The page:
During the 2015 NH Legislative Session, DOGS identified 13 bills that would impact ownership, breeding, training and working with dogs and other animals. Again, this year, numerous members of DOGS responded to our “Calls to Action” in the email newsletters or on our Facebook page. The efforts of DOGS’ members made a difference in the outcome of several bills.  Our members testified at public hearings, contacted legislators and shared DOGS legislative information with local clubs and colleagues. DOGS’ legislative advocacy program is made possible by contributions from our members and local dog and cat clubs. We are grateful for the continuing support of the Granite State Shetland Sheepdog Club of South East New Hampshire, the Lakes Region Kennel Club, Merrimack Valley Kennel Club, the Newfoundland Club of New England, and the Souhegan Kennel Club (links can be found on our Supporters page).

This year’s most challenging bill was HB 624 championed by the Human Society of the United States (HSUS).  In criminal cases when an animal(s) is confiscated due to animal cruelty charges, HB 624 set up a pre-trial process whereby a civil court might order the owner of the confiscated animal(s) to post a bond to cover the cost of caring for the animal(s) during disposition of the criminal charge. If the owner was unable to post the bond, they would lose ownership of the animals in question.  There was no mechanism for the money to be returned to the owner if the charges were dropped or the criminal trial resulted in a finding of innocence.  DOGS enlisted the New Hampshire American Civil Liberties Union, AKC, the NH Mushers Association and several of our members to testify in opposition at the public hearing.  HSUS maintained that animal shelters and municipalities are often burdened with the high cost of care for animals during the disposition of the criminal case. But, no municipality appeared in support of the bill. The House Environment & Agriculture Committee recommended that the bill be killed in an 18-0 vote.

DOGS appreciates the tireless work of Representatives Jan Gardner, Bob Haefner, and Tara Sad who supported our concerns.  DOGS is grateful for the House Environment & Agriculture Committee’s commitment to protecting the interests of animal owners and the safety and health of animals.  The final dispositions of the major bills that DOGS was involved with are summarized below.

Held for Study
The following bills will be scheduled for study meetings during the summer and early fall.  The Committee retaining the bill schedules and conducts the meetings. When the legislature reconvenes in 2016 these bills will be taken up for further action.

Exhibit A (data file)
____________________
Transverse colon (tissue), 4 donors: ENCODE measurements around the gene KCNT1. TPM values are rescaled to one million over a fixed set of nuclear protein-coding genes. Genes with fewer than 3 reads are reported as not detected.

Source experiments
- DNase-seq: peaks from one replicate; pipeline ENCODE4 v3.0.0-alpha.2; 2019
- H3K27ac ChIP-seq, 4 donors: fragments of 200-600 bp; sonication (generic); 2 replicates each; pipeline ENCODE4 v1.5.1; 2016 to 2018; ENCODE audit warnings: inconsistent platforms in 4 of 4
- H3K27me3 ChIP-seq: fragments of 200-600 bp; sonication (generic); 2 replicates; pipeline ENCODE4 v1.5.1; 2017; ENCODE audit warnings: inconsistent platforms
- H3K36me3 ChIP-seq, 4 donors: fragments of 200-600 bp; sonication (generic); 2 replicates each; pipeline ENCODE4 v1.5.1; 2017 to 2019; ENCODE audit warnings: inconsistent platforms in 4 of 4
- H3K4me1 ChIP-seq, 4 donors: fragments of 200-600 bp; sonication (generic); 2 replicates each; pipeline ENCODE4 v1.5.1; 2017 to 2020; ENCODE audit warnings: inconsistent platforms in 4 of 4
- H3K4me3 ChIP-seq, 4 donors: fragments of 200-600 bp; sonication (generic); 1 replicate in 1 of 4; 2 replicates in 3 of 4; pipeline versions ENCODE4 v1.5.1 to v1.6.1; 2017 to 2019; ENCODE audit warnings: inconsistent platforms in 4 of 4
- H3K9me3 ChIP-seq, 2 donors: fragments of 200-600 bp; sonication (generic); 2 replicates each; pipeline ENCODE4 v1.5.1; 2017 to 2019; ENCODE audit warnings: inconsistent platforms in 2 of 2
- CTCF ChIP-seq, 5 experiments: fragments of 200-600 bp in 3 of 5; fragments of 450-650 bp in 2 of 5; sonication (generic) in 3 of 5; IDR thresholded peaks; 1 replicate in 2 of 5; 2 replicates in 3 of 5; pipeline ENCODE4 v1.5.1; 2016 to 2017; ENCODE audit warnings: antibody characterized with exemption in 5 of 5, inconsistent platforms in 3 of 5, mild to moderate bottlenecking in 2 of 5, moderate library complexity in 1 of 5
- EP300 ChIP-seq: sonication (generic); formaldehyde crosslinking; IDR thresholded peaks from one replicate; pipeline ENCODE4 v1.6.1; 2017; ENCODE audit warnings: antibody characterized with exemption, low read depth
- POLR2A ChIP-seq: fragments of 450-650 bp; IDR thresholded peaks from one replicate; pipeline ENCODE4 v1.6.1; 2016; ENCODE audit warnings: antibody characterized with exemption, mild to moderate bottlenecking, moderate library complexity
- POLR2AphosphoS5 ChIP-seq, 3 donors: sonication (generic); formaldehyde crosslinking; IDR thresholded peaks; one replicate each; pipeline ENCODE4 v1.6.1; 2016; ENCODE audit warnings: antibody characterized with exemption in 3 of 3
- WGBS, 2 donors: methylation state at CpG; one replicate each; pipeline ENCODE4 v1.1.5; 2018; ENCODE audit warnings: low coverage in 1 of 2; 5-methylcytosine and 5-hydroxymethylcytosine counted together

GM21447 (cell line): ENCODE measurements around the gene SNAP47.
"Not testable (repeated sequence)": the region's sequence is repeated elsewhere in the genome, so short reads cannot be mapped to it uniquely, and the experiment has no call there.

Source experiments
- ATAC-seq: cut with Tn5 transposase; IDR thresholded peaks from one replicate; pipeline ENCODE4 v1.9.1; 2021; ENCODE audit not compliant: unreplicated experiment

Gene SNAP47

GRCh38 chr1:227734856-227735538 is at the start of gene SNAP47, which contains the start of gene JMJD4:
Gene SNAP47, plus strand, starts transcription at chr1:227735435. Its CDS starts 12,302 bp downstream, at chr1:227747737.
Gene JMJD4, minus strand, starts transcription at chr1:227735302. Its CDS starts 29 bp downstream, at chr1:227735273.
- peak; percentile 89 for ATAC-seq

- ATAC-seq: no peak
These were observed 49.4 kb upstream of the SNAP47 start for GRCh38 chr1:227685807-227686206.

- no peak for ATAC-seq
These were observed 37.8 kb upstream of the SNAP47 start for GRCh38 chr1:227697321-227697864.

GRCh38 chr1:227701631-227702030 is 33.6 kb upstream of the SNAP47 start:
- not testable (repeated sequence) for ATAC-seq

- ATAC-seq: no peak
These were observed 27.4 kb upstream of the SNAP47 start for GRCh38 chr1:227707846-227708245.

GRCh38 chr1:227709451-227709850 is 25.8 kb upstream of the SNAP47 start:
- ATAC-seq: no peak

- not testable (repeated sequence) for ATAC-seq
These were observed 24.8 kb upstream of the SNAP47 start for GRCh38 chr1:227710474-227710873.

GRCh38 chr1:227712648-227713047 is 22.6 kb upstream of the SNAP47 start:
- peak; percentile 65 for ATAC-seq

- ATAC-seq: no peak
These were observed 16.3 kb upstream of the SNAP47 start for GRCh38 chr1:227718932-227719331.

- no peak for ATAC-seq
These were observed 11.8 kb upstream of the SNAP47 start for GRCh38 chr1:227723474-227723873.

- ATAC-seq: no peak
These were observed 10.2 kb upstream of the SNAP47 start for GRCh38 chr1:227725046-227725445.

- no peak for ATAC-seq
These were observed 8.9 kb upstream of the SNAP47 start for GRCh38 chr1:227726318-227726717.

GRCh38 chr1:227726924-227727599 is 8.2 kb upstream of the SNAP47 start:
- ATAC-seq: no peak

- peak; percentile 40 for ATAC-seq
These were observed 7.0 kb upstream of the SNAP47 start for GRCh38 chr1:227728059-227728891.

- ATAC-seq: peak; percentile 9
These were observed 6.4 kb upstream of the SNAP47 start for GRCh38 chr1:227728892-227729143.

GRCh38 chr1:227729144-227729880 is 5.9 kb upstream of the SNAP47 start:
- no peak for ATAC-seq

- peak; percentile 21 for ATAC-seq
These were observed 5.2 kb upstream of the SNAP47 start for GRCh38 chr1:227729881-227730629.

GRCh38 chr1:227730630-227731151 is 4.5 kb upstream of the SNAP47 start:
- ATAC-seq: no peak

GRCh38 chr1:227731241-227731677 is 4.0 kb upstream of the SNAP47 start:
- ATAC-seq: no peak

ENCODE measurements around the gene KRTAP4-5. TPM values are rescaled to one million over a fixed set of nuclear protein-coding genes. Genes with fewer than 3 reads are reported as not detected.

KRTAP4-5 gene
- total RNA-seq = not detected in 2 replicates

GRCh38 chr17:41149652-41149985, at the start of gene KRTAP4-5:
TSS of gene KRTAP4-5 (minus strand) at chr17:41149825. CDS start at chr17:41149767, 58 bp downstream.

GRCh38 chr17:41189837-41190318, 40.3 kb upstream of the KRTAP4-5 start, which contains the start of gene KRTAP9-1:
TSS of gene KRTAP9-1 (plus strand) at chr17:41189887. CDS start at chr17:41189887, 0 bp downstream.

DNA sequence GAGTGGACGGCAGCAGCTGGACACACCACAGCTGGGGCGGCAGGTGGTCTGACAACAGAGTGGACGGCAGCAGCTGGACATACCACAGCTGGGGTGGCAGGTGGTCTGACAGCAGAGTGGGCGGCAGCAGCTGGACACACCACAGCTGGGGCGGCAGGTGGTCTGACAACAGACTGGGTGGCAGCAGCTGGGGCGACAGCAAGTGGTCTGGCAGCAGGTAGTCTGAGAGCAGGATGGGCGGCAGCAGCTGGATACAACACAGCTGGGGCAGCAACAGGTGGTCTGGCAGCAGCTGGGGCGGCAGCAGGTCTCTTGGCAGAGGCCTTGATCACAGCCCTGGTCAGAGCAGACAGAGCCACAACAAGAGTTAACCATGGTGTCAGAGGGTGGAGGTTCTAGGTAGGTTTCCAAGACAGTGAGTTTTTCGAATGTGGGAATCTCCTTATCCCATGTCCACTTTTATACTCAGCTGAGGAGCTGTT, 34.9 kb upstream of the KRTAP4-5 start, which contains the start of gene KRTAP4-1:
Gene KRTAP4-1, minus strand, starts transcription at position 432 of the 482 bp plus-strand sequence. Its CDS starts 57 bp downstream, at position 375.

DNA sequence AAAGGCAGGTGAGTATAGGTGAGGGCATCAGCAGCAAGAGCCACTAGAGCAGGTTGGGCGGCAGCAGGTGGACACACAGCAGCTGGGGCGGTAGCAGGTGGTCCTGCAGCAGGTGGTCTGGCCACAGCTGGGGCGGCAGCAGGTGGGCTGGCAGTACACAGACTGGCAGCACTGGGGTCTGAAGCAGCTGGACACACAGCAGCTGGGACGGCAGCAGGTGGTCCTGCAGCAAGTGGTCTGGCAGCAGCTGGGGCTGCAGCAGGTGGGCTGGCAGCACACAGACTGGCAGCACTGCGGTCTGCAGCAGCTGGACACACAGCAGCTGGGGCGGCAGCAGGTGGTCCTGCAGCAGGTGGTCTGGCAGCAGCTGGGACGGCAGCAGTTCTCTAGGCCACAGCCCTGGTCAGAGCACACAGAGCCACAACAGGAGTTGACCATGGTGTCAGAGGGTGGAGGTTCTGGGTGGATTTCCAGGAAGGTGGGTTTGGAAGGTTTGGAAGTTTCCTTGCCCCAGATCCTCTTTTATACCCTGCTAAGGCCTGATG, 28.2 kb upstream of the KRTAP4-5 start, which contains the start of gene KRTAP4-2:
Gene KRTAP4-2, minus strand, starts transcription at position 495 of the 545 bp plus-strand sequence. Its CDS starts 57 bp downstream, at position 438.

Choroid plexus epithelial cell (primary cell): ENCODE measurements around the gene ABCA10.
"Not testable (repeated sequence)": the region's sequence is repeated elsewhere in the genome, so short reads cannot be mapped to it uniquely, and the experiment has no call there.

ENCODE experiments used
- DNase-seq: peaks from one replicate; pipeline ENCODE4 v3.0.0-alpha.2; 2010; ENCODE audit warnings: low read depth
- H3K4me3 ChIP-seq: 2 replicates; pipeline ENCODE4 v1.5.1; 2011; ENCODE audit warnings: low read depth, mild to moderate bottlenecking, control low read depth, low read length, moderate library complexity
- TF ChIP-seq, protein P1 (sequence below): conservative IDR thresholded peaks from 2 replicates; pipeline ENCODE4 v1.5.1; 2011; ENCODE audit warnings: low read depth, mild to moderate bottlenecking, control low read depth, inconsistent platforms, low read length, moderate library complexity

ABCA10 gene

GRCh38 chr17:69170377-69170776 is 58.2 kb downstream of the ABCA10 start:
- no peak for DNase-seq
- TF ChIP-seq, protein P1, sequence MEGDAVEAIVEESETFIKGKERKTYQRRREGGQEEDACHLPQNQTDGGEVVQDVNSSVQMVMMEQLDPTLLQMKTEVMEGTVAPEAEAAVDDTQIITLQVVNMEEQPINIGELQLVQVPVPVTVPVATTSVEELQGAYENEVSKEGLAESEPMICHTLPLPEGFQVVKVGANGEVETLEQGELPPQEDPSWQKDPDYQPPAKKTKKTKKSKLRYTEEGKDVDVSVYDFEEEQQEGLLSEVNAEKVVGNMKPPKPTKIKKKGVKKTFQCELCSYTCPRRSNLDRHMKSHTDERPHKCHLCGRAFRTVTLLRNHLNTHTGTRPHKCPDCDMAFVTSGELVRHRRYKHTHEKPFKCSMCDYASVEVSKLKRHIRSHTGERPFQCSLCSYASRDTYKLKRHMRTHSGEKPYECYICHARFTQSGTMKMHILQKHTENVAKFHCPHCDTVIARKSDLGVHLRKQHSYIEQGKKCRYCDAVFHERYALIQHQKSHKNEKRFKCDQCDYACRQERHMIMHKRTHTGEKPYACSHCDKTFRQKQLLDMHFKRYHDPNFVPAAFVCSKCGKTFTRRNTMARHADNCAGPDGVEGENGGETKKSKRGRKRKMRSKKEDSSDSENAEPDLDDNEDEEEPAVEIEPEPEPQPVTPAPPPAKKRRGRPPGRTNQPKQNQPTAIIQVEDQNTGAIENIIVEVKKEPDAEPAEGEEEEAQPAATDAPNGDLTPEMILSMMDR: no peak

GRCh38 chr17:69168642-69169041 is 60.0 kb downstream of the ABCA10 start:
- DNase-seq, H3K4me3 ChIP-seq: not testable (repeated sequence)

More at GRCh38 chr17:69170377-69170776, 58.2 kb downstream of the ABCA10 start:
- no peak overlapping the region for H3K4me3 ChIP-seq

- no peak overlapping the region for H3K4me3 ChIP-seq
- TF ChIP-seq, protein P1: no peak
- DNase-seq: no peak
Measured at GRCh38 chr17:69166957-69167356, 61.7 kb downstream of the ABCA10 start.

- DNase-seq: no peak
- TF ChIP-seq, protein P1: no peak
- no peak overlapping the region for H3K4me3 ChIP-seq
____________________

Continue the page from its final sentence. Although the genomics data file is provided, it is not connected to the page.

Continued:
In June, the House Executive Departments Committee began work on HB 661.  An amendment is being prepared by the subcommittee. The amendment would require that shelters submit with their annual license renewal a variation of the National Federation of Humane Societies Basic Animal Stats Matrix.  The Matrix will be modified to include the numbers for animals imported from out-of-state. The details will be finalized when the House Executive Department’s subcommittee meets in September.

Bill # Summary Status DOGS Comments
HB 475 Prohibits a state official from engaging in acts of civil forfeiture. Retained for study by the
House Executive Departments Committee.
A copy is at http://www.gencourt.state.nh.us/legislation/2015/HB0475.pdf
While this bill is primarily aimed at utility projects, it may apply to personal property (pets)
HB 636 Relative to forfeiture of property. Retained for study by the
House Judiciary Committee.
A copy is at http://www.gencourt.state.nh.us/legislation/2015/HB0636.pdf
DOGS is monitoring this bill which seeks to re-organize and update the forfeiture statute.
HB 661 Requires nonprofit animal shelters to annually file information about the animals accepted (including imported), their care and disposition. Retained for study by the
House Executive Departments Committee.
A copy is at http://www.gencourt.state.nh.us/legislation/2015/HB0661.pdf
DOGS supports. Due to the increasing numbers of dogs being imported into the state, this bill is essential to track potential public health threats. The bill requires documentation of the cost of care by local nonprofit animal shelters. Shelters collect this information but many do not share it.

Defeated Bills – Killed in 2015

Bill # Summary Status DOGS Comments
HB 241 Prohibiting a driver from holding an animal while operating a vehicle. The fine for this violation is $100. Tabled (killed) in the House. While DOGS maintains that people should not drive with dogs on their laps, the negligent driving law seems to already cover this issue (RSA 265:79-b).
HB 624 Relative to paying for cost of care for animal cruelty. Killed in the House. DOGS, NH-ACLU and NH Farm Bureau opposed. Numerous DOGS members sent letters in opposition.
SB 15 Requiring the owner of a companion animal to leash the animal in the proximity of a service dog. Failure to do so is a Misdemeanor. Killed in the Senate DOGS opposed. Current law, N.H. RSA 167-D:10, makes it a misdemeanor if “a person willfully causes physical injury to a service animal or willfully allows his or her animal to cause physical injury to a service animal.” Also current law allows dogs to be off-lead for hunting, livestock guarding or training.
2015 NH Legislation Summary Report